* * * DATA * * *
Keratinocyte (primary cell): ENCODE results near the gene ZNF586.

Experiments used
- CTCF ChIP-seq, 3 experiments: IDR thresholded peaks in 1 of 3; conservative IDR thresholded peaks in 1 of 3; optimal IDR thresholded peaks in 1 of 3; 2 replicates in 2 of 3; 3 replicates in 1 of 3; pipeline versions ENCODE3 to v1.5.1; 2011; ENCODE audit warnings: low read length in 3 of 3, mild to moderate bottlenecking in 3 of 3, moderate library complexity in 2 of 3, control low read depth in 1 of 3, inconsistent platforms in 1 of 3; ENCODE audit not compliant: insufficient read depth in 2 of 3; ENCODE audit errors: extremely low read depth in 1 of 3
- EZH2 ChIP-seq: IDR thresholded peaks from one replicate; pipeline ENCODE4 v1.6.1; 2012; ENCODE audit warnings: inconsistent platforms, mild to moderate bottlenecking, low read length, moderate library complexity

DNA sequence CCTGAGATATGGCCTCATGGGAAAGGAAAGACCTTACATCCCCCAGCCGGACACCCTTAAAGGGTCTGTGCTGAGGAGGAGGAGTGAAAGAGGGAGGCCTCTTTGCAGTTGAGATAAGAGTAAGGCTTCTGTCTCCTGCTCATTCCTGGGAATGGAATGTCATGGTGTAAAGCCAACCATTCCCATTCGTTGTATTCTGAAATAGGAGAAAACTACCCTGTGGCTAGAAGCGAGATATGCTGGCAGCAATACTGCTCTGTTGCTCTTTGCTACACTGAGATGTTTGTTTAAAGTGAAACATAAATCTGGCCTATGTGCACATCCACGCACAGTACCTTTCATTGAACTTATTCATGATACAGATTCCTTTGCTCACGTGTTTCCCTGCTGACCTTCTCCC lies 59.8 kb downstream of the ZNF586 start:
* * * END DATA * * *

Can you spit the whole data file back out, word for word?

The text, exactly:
Keratinocyte (primary cell): ENCODE results near the gene ZNF586.

Experiments used
- CTCF ChIP-seq, 3 experiments: IDR thresholded peaks in 1 of 3; conservative IDR thresholded peaks in 1 of 3; optimal IDR thresholded peaks in 1 of 3; 2 replicates in 2 of 3; 3 replicates in 1 of 3; pipeline versions ENCODE3 to v1.5.1; 2011; ENCODE audit warnings: low read length in 3 of 3, mild to moderate bottlenecking in 3 of 3, moderate library complexity in 2 of 3, control low read depth in 1 of 3, inconsistent platforms in 1 of 3; ENCODE audit not compliant: insufficient read depth in 2 of 3; ENCODE audit errors: extremely low read depth in 1 of 3
- EZH2 ChIP-seq: IDR thresholded peaks from one replicate; pipeline ENCODE4 v1.6.1; 2012; ENCODE audit warnings: inconsistent platforms, mild to moderate bottlenecking, low read length, moderate library complexity

DNA sequence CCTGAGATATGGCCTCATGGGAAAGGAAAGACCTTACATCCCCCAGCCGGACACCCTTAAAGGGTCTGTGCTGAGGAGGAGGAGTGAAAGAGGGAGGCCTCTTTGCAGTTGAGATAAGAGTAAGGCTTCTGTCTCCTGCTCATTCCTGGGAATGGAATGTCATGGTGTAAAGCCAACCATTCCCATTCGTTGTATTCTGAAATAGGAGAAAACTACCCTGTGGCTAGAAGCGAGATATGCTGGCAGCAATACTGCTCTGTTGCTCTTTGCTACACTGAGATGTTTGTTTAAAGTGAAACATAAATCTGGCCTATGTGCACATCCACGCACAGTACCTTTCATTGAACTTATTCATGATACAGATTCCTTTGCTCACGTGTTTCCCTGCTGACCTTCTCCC lies 59.8 kb downstream of the ZNF586 start: